Connect with us

topNews

Diplomatic gold? Joint North Korea-South Korea Olympic bid faces long odds

Published

on

SEOUL/BERLIN (Reuters) – If North and South Korea succeed in their long-shot bid to host the 2032 Summer Olympics, any athletic feats at the Games may be overshadowed by the political achievements needed to make it happen.

FILE PHOTO: Participants form a message during Mass Games in May Day stadium marking the 70th anniversary of North Korea’s foundation in Pyongyang, North Korea, September 9, 2018. Picture taken September 9, 2018. REUTERS/Danish Siddiqui/File photo

Buoyed by the role the 2018 Pyeongchang Winter Olympics played in easing tensions last year, South Korean and North Korean officials are due to meet on Friday with the International Olympic Committee (IOC) in Switzerland to discuss what would be the first ever bid by two countries.

To make Olympic history, experts say the bid would need to overcome international sanctions against North Korea, decades of mistrust between Seoul and Pyongyang, and wide political and economic differences between two countries still officially at war.

The Switzerland meeting comes ahead of a second summit between North Korean leader Kim Jong Un and U.S. President Donald Trump in Vietnam, which will be key to the future of reclusive North Korea’s relations with the world.

Since the Olympic bid was announced after a summit between Kim and South Korean President Moon Jae-in in Pyongyang in September, South Korean officials have been pushing forward with plans despite the obstacles. On Monday Seoul was named as the city that would make the South Korean bid.

In a statement, Seoul Mayor Park Won-soon said officials would soon seek to establish a line of communication with Pyongyang and “make all-out efforts” to co-host with North Korea and make the 2032 Olympics the “last stop to establish the peace”.

On Tuesday, the North’s state news agency, KCNA, said an Olympic committee delegation led by minister of physical culture and sports Kim Il Guk had left for Switzerland, but did not mention the joint bid.

For its part, the IOC said in a statement it “welcomes very much” the two Koreas’ intention to jointly host the 2032 games, as “sport could once more make a contribution to peace on the Korean Peninsula and the world”.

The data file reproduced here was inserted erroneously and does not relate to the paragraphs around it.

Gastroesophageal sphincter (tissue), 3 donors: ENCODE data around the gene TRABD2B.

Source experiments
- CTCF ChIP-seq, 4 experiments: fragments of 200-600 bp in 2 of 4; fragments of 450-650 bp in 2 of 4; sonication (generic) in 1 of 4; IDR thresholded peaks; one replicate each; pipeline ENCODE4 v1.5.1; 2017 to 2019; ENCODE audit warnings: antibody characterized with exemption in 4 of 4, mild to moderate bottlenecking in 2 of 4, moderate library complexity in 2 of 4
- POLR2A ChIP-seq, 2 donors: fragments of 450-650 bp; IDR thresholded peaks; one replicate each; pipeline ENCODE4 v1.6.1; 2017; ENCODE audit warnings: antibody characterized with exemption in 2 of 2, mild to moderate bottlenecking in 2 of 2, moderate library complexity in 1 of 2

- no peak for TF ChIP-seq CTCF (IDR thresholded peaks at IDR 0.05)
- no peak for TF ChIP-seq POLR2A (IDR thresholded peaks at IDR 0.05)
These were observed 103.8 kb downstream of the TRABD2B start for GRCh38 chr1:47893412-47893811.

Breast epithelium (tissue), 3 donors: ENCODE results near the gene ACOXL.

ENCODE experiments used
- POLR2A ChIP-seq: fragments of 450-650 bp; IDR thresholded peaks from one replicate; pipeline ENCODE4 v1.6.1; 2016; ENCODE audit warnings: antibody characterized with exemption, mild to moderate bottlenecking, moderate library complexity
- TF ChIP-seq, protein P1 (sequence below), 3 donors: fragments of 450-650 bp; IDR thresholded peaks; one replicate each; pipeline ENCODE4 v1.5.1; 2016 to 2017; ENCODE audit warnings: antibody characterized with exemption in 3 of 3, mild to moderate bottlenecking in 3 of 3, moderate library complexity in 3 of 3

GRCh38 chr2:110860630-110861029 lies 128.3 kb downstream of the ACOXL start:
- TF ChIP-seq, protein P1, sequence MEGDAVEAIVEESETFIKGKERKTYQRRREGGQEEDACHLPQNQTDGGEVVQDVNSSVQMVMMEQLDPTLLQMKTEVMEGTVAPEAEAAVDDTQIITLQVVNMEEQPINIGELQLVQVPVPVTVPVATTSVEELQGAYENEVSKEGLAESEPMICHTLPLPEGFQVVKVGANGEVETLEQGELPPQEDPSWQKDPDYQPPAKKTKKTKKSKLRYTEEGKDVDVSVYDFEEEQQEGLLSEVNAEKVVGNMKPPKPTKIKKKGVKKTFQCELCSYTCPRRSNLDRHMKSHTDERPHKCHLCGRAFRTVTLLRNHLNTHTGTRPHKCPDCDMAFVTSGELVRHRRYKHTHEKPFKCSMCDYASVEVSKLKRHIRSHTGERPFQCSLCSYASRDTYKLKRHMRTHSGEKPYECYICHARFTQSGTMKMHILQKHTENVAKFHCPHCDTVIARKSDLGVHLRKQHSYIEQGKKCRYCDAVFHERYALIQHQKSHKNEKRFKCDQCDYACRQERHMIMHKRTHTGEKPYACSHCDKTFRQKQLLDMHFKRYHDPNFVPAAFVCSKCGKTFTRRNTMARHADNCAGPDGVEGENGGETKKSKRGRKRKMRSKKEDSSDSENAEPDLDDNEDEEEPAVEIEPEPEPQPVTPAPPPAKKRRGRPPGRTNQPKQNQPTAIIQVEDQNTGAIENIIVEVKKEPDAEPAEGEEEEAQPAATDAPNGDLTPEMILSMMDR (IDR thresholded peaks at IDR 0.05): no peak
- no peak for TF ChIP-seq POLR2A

“From a political perspective it would be huge,” said one senior IOC member who spoke to Reuters on the condition of anonymity because of the sensitive process. “Because we can say that the IOC brought peace in that area a year ago during the Games in Pyeongchang and it is a huge achievement for the IOC and President Thomas Bach.”

But privately, IOC members also expressed scepticism.

“We have not really spoken about it yet,” another member said. “Any discussions today are more an exercise in political marketing than real details of such Games.”

CONTENTIOUS HISTORY

Last year’s Games in Pyeongchang may have left warm feelings in Seoul and Pyongyang, but the two Koreas share an older, darker Olympic history.

After Seoul was selected to host the 1988 Summer Olympics, North Korea proposed that it be allowed to co-host the Games.

Those talks went nowhere and just months before the Olympics opened, North Korean agents bombed a South Korean airliner, killing 115 people. The one surviving agent said the attack was aimed at disrupting the Games.

Later, North Korea pursued its nuclear weapons and ballistic missile programs, earning the ire of South Korea and the international community, which imposed stifling sanctions on Pyongyang.

North Korea also faces international sanctions over human rights abuses, including prison camps and repressive control over much of the population.

“At this very moment it is difficult to imagine it without some huge political changes,” one senior IOC member told Reuters, comparing the idea to East and West Germany trying to co-host the Olympics at the height of the Cold War. “Is it possible or realistic to have Games in two countries with such different political, economic and infrastructure systems?”

Advocates see the Olympics as precisely the vehicle to bridge many of the gaps between the two Koreas.

“The fact that North Korea is pursuing hosting an Olympic games is a statement of their intent to denuclearize, to become part of the international community, and to open their doors,” said chairman of South Korea’s parliamentary sports committee An Min-suk.

LOGISTICAL HURDLES

A joint bid could be welcomed under the IOC’s Agenda 2020 and New Norm reforms of recent years, which aim to reduce the size of the Games and the burden on the host city or country.

Among a long list of potential bidders mentioned for the 2032 Games are Mumbai, Shanghai, Melbourne, Johannesburg and the German state of North Rhine-Westphalia.

South Korea has made a positive impression both times it hosted the Olympics, the second IOC member said.